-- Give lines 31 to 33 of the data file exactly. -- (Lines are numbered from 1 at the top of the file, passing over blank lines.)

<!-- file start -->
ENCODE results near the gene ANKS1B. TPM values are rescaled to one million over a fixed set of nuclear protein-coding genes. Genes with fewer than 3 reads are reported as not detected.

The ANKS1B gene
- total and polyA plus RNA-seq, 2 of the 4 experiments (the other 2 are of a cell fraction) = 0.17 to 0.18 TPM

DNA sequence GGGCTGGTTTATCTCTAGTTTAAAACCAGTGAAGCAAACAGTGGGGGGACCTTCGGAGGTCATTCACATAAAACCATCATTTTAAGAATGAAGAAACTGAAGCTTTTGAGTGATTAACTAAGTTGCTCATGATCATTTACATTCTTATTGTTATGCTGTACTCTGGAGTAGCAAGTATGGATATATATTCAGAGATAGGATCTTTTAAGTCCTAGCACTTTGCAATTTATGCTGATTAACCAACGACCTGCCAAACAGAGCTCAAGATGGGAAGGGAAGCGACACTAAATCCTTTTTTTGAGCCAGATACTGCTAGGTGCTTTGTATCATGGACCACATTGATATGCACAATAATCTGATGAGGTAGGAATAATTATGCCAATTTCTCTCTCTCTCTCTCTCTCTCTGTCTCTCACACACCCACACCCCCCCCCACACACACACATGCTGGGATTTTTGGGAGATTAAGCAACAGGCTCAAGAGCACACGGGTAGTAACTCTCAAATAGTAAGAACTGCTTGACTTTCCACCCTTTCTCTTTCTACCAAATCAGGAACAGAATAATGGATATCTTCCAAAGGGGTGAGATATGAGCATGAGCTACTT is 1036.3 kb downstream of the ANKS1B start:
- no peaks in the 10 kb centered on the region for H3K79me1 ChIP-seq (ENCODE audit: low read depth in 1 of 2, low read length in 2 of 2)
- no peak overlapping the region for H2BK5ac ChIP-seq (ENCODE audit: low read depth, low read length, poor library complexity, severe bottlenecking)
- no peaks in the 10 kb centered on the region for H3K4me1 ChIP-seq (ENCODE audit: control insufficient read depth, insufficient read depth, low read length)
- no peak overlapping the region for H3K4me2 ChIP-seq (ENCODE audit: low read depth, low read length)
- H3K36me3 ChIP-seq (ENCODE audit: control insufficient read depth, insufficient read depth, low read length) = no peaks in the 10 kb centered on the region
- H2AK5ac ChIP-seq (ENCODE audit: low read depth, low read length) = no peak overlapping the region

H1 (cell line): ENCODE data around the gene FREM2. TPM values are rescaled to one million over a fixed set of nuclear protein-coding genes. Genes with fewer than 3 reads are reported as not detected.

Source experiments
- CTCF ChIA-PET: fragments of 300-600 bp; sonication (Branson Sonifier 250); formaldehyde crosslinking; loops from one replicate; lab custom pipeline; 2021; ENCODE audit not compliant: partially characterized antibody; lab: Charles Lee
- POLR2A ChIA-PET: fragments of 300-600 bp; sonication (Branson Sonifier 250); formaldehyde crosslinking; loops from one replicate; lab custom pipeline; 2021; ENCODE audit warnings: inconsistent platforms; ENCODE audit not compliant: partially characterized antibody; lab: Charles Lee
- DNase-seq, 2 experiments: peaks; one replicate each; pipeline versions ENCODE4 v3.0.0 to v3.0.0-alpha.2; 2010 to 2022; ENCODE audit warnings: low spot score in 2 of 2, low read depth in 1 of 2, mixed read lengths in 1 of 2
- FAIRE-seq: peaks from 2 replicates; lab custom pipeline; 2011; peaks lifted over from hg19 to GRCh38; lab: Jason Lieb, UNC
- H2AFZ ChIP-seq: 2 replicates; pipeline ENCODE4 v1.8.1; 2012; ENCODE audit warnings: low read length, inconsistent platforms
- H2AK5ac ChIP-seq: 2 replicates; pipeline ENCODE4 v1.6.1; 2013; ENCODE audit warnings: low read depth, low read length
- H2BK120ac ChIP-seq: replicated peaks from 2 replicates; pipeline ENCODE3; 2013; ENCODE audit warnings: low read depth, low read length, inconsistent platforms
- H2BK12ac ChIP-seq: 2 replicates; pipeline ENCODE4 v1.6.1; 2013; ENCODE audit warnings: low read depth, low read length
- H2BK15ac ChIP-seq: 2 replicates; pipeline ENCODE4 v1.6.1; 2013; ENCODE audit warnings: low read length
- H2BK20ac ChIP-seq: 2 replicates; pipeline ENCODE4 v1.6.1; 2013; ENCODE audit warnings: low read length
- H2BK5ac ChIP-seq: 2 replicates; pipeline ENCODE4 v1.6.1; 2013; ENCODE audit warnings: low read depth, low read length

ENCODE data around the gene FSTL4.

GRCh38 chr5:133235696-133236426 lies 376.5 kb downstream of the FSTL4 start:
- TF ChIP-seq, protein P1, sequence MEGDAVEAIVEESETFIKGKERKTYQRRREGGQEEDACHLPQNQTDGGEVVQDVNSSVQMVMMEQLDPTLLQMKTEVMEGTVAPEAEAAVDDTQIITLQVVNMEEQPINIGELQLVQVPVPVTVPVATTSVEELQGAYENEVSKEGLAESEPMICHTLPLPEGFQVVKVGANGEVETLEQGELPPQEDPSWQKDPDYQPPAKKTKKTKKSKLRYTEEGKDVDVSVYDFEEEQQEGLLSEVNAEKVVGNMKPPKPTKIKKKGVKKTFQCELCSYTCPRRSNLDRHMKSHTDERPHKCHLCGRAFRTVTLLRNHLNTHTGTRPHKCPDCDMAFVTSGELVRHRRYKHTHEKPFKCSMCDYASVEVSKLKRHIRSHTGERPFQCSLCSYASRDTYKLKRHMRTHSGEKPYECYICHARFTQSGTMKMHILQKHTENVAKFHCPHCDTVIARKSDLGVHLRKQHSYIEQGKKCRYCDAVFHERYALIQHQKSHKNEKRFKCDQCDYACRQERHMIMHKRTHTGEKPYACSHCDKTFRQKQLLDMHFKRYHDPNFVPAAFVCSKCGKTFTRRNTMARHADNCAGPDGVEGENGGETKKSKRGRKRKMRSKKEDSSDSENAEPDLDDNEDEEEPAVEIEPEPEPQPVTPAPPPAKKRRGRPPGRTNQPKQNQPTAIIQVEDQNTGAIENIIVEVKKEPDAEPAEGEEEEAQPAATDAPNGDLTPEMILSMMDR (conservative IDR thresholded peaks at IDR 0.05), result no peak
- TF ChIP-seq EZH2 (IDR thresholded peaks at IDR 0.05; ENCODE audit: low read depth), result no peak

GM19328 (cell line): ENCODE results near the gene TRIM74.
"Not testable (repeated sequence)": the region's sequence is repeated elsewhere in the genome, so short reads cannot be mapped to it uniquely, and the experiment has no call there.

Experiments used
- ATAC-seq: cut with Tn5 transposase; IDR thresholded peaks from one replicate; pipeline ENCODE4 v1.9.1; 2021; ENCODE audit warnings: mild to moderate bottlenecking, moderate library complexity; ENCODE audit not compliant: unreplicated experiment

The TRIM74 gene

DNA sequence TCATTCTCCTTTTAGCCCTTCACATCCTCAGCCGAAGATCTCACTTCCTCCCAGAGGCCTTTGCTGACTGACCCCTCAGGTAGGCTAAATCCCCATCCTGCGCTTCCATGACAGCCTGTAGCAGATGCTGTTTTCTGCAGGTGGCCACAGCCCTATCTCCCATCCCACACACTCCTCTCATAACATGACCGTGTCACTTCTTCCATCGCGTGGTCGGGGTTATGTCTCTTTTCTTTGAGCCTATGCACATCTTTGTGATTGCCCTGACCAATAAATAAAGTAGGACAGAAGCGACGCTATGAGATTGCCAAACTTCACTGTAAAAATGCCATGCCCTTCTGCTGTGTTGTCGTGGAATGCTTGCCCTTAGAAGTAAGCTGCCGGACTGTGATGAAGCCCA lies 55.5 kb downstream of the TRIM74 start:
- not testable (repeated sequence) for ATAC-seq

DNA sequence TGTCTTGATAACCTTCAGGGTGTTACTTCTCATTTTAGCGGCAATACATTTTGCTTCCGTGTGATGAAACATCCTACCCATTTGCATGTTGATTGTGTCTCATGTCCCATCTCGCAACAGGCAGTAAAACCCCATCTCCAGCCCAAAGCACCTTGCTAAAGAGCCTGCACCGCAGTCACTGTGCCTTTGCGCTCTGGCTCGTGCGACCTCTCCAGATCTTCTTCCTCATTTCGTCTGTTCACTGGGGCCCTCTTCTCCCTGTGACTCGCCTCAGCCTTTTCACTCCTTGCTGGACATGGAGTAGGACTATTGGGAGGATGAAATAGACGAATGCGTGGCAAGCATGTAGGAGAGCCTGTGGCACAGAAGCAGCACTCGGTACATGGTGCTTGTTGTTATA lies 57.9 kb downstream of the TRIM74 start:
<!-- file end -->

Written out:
- ATAC-seq: cut with Tn5 transposase; IDR thresholded peaks from one replicate; pipeline ENCODE4 v1.9.1; 2021; ENCODE audit warnings: mild to moderate bottlenecking, moderate library complexity; ENCODE audit not compliant: unreplicated experiment

The TRIM74 gene

DNA sequence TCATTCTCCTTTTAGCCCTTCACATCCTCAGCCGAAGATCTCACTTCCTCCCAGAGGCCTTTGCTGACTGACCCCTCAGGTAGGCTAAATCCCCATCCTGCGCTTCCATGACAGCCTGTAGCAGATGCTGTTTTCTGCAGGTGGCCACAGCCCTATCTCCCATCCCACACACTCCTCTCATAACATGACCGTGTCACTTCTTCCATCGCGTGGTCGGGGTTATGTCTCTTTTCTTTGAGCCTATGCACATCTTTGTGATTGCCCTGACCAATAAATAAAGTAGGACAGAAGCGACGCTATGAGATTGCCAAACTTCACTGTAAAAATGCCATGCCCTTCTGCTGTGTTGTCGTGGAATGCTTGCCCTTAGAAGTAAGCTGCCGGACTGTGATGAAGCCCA lies 55.5 kb downstream of the TRIM74 start: